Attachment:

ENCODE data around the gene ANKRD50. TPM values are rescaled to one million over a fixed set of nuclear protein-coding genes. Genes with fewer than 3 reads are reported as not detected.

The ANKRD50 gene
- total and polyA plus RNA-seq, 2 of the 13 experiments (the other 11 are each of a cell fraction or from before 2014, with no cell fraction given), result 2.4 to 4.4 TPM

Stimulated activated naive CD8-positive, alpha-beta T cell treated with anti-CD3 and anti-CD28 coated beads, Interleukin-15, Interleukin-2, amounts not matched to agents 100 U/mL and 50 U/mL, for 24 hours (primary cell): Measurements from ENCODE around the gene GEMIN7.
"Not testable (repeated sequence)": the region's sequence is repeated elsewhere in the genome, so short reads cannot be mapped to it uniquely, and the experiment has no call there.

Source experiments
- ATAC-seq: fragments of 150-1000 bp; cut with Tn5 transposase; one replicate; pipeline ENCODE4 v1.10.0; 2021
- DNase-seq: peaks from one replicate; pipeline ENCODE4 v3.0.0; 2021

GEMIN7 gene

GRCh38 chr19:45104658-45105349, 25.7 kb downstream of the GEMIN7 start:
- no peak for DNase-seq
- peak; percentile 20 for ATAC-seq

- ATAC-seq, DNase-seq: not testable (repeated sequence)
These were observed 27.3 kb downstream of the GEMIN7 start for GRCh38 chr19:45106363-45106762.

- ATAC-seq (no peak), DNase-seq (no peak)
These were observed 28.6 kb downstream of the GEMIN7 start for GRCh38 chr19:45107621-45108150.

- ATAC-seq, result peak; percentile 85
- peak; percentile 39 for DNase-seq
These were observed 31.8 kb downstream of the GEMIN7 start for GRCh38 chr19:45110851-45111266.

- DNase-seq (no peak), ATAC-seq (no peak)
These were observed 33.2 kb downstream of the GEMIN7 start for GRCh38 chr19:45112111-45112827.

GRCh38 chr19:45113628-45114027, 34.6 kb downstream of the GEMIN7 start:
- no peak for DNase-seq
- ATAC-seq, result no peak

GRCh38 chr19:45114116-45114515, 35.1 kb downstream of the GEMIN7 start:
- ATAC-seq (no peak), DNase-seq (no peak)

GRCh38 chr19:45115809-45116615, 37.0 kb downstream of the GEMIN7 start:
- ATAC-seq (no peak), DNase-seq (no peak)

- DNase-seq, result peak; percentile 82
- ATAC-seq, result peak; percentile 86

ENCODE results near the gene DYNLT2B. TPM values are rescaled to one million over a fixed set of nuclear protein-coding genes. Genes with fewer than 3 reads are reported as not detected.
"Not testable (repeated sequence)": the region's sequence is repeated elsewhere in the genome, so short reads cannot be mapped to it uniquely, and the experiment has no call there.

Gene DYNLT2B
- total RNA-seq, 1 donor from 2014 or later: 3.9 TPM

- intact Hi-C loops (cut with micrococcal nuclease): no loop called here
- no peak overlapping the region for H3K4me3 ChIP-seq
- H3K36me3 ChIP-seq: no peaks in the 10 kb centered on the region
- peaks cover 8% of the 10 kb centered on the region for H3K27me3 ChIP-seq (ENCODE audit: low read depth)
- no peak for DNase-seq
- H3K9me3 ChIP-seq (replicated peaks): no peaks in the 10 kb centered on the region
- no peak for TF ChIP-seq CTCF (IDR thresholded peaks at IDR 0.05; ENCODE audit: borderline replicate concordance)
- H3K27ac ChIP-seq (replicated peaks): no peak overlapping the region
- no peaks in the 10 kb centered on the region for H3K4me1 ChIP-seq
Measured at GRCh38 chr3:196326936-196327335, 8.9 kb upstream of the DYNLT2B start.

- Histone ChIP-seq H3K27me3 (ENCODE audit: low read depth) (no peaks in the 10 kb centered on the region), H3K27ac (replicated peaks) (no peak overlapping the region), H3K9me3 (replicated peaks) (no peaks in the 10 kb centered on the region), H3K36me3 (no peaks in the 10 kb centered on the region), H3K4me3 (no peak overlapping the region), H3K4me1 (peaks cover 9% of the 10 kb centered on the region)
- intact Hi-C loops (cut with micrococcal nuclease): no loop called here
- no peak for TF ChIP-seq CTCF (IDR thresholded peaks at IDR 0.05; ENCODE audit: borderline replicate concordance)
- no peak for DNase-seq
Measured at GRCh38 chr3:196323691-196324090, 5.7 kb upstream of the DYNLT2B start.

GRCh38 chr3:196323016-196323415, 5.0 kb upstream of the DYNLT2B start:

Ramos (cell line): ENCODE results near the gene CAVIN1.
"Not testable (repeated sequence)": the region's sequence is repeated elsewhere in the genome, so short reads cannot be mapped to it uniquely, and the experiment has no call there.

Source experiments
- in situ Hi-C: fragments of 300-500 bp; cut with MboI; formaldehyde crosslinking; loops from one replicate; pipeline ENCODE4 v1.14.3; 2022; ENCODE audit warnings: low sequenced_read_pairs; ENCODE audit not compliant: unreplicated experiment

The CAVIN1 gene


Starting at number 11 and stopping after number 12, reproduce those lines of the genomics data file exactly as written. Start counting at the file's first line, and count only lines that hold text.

- no peak for DNase-seq
- peak; percentile 20 for ATAC-seq